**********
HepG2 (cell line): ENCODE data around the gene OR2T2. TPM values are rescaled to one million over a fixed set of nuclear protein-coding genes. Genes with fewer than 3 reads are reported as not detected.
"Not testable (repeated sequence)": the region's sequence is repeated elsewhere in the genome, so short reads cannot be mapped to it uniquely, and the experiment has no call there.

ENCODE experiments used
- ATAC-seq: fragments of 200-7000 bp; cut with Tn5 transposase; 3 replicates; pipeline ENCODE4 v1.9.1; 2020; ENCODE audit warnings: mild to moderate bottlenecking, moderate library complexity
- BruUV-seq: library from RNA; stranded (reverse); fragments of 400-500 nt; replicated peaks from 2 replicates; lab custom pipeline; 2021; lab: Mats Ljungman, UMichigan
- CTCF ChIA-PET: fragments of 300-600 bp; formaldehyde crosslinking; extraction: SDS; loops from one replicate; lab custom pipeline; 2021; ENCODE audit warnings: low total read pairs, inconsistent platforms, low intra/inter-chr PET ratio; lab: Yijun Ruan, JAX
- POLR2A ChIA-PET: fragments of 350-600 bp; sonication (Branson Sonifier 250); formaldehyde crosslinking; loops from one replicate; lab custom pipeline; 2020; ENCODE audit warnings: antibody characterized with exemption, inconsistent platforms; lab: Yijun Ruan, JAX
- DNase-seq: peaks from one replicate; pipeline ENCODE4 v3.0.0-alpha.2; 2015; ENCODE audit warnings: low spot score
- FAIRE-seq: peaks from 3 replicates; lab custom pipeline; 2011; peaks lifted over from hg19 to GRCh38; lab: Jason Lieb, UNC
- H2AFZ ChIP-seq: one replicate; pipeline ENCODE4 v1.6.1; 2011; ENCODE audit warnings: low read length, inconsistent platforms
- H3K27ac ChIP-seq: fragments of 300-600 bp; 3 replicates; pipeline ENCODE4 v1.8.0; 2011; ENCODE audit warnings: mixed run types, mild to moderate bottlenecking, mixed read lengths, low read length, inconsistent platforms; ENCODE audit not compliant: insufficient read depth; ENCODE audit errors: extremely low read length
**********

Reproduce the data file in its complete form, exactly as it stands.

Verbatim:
HepG2 (cell line): ENCODE data around the gene OR2T2. TPM values are rescaled to one million over a fixed set of nuclear protein-coding genes. Genes with fewer than 3 reads are reported as not detected.
"Not testable (repeated sequence)": the region's sequence is repeated elsewhere in the genome, so short reads cannot be mapped to it uniquely, and the experiment has no call there.

ENCODE experiments used
- ATAC-seq: fragments of 200-7000 bp; cut with Tn5 transposase; 3 replicates; pipeline ENCODE4 v1.9.1; 2020; ENCODE audit warnings: mild to moderate bottlenecking, moderate library complexity
- BruUV-seq: library from RNA; stranded (reverse); fragments of 400-500 nt; replicated peaks from 2 replicates; lab custom pipeline; 2021; lab: Mats Ljungman, UMichigan
- CTCF ChIA-PET: fragments of 300-600 bp; formaldehyde crosslinking; extraction: SDS; loops from one replicate; lab custom pipeline; 2021; ENCODE audit warnings: low total read pairs, inconsistent platforms, low intra/inter-chr PET ratio; lab: Yijun Ruan, JAX
- POLR2A ChIA-PET: fragments of 350-600 bp; sonication (Branson Sonifier 250); formaldehyde crosslinking; loops from one replicate; lab custom pipeline; 2020; ENCODE audit warnings: antibody characterized with exemption, inconsistent platforms; lab: Yijun Ruan, JAX
- DNase-seq: peaks from one replicate; pipeline ENCODE4 v3.0.0-alpha.2; 2015; ENCODE audit warnings: low spot score
- FAIRE-seq: peaks from 3 replicates; lab custom pipeline; 2011; peaks lifted over from hg19 to GRCh38; lab: Jason Lieb, UNC
- H2AFZ ChIP-seq: one replicate; pipeline ENCODE4 v1.6.1; 2011; ENCODE audit warnings: low read length, inconsistent platforms
- H3K27ac ChIP-seq: fragments of 300-600 bp; 3 replicates; pipeline ENCODE4 v1.8.0; 2011; ENCODE audit warnings: mixed run types, mild to moderate bottlenecking, mixed read lengths, low read length, inconsistent platforms; ENCODE audit not compliant: insufficient read depth; ENCODE audit errors: extremely low read length